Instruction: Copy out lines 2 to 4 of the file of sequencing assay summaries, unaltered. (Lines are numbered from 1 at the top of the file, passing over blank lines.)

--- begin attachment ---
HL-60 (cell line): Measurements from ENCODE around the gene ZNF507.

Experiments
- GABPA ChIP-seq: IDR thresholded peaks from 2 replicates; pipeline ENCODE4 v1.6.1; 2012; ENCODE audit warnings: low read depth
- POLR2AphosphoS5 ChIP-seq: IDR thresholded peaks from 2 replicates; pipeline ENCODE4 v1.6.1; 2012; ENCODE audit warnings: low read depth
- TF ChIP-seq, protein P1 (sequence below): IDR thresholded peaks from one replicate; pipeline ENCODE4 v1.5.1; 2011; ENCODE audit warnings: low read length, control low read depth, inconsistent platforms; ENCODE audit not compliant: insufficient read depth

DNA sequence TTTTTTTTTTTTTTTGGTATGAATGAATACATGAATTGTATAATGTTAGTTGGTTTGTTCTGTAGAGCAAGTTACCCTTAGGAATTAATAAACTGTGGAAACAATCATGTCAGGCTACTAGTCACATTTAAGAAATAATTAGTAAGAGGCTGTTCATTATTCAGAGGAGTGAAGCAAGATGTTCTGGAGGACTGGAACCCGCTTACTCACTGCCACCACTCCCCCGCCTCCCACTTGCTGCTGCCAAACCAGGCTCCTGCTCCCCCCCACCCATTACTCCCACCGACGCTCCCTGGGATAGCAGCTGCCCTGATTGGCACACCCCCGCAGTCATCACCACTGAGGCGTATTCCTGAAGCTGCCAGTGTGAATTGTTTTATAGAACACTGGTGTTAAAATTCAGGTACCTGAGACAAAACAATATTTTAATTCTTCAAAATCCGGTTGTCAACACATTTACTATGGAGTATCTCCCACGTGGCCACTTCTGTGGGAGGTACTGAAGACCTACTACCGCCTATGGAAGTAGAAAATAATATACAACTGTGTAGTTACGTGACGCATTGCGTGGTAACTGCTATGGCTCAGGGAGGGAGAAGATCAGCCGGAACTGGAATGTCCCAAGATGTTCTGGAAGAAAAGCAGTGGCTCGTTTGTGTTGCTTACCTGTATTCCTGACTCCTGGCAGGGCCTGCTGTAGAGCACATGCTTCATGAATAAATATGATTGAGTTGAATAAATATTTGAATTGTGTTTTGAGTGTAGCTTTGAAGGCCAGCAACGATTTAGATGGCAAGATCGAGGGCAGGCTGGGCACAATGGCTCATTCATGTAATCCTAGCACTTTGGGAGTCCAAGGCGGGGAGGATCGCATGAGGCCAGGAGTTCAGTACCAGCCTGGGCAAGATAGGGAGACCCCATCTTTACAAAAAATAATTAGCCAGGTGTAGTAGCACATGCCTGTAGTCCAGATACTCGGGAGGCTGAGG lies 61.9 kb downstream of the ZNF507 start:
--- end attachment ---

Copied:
Experiments
- GABPA ChIP-seq: IDR thresholded peaks from 2 replicates; pipeline ENCODE4 v1.6.1; 2012; ENCODE audit warnings: low read depth
- POLR2AphosphoS5 ChIP-seq: IDR thresholded peaks from 2 replicates; pipeline ENCODE4 v1.6.1; 2012; ENCODE audit warnings: low read depth